Roosevelt Institute | Cornell University

Why Bad Internet Is So Expensive and What Can Be Done About It

By Aaron BermanPublished October 27, 2016

Internet in the US is more expensive and slower than almost any developed country. Why? Because of the lack of competition.
By Aaron Berman, 10/27/16

The Internet is invaluable for human communication, education and recreation, as it allows access to a wide array of resources that used to be only available in person. Now people can interact across the globe with a push of a button, teach themselves calculus with the help of YouTube, and watch hours of blockbuster movies, and those are just individual uses. Companies across the United States make millions of online transactions a year, along with the tremendous number of emails used to communicate between and within organizations. As the Internet becomes increasingly essential in our lives, it will become important to make it increasingly quick and cheap so that individual needs are met and U.S companies remain competitive. However, relative to the rest of the developed world this has not occurred. The cost of Internet access in the United States remains higher than in most other developed countries and is slower on average. Even with the FCC trying to prod Internet providers to increase the quality of their product, Internet speeds remain sluggish and the costs exorbitant because the few Internet providers that provide broadband are either local monopolies or cushy "duopolies" which benefit themselves and not the consumer.

To understand this problem, one must first understand what broadband is and what it has to do with the Internet. Broadband is direct high-speed Internet access which allows users to access the Internet at higher-speeds than through "dial-up" services. In 2015, the Federal Communication Commission (FCC) updated the definition of broadband as a service that provides download speeds of at least 25 megabytes per second, and upload speeds of at least 3 megabytes per second. Following the updated benchmark, the FCC found that 17 percent of all Americans were without access to broadband Internet (about 55 million people) and 35 percent of schools lacked broadband.

Why aren't Internet providers expanding to cover these Americans? Because they are not being pushed to do so by. Why are schools struggling to purchase broadband? Because internet providers do not need to compete on price to win customers. Only nine percent of all Americans have three or more Internet providers to choose from for broadband service. That means that 91 percent of Americans deal with either a "duopoly," monopoly or no access at all to broadband. In the first two scenarios, Internet providers have no impetus to upgrade their speeds, or lower their costs, both at the expense of the consumer and the American economy as a whole. According to the New York Times, in 2014, 75 percent of all American homes had only one option to choose from for broadband Internet, the option was usually Comcast, Time Warner, AT&T or Verizon. The same report found that internet access at nearly every speed was more expensive in the United States than in Europe. One of the reasons why Internet speeds are so slow in the US, is because most Internet providers do not use fiber optic cables, which are more expensive but also much faster than cable networks. This is most likely due to the fact that these companies are not being pressured by competition to do so.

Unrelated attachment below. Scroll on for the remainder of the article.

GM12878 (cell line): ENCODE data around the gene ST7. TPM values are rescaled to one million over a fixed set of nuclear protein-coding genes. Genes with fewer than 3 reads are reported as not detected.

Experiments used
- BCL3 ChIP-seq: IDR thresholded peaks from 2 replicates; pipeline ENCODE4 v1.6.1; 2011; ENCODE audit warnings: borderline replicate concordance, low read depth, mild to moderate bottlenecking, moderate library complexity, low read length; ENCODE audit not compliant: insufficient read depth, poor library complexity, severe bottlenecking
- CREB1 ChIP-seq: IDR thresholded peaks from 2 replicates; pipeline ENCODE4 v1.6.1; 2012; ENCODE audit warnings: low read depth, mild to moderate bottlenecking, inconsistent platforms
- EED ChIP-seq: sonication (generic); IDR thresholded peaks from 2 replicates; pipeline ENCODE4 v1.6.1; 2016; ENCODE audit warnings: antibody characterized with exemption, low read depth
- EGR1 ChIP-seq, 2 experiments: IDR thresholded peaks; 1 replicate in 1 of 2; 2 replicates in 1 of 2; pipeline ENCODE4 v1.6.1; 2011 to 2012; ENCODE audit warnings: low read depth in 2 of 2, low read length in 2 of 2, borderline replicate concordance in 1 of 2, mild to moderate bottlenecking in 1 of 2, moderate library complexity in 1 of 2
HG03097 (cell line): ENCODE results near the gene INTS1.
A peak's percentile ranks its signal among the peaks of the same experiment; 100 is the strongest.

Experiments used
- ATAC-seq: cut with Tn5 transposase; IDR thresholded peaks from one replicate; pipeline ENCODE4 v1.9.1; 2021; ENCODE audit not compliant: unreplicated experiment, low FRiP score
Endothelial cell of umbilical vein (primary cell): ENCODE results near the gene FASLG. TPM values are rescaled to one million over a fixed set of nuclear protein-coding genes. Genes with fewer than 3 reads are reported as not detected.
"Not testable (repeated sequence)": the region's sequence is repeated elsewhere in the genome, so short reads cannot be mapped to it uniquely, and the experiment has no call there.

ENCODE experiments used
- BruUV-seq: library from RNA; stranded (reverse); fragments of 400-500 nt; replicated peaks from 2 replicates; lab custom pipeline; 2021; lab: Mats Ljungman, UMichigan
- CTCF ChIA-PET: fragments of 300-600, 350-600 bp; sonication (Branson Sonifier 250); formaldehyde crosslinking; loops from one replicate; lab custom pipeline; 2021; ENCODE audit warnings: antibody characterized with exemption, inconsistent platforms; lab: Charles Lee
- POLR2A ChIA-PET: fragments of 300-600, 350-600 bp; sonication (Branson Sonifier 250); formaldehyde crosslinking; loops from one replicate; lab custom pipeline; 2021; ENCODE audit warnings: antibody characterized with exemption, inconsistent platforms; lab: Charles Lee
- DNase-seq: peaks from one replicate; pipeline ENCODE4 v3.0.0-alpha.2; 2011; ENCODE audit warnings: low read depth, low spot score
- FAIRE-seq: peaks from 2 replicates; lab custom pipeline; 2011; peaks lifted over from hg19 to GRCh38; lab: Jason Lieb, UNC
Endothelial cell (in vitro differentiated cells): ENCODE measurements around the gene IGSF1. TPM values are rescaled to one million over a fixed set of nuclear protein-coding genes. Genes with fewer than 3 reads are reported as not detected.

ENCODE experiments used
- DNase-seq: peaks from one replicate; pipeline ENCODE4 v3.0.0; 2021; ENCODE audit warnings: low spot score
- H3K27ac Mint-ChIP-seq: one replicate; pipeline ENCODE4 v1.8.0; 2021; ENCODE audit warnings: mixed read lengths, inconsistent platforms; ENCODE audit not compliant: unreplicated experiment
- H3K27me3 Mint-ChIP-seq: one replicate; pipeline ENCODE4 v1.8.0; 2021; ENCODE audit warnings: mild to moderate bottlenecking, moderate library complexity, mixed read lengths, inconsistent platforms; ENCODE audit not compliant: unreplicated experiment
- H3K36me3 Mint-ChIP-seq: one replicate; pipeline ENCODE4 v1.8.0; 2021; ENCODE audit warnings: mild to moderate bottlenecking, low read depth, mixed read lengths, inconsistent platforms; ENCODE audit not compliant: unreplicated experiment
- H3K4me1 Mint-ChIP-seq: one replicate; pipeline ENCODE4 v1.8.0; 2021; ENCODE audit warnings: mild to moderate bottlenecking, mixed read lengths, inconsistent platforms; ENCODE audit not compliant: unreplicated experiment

America's internet service is in desperate need of improvement.  possible solution to this is to subsidize Internet providers, as South Korea has done. By giving Internet providers government subsidies, on the condition that the money be used to upgrade Internet infrastructure and quality, the government can have a greater say in the quality of the Internet. This solution only works if companies start using their own money to upgrade their infrastructure. Perhaps the subsidies given to a company can be influenced by how much they are spending to upgrade their Internet services on their own. To solve the local monopoly and "duopoly" problem is a little trickier and I have yet to have an answer to it.

Though over the last year Internet upload and download speeds are up by about 50 percent, the United States has a long way to go to be competitive with their Internet speed relative to developed countries. Prices are still high and many are still skeptical of the commitment large Internet providers have to improving the Internet quality, but hopefully things are on the rise.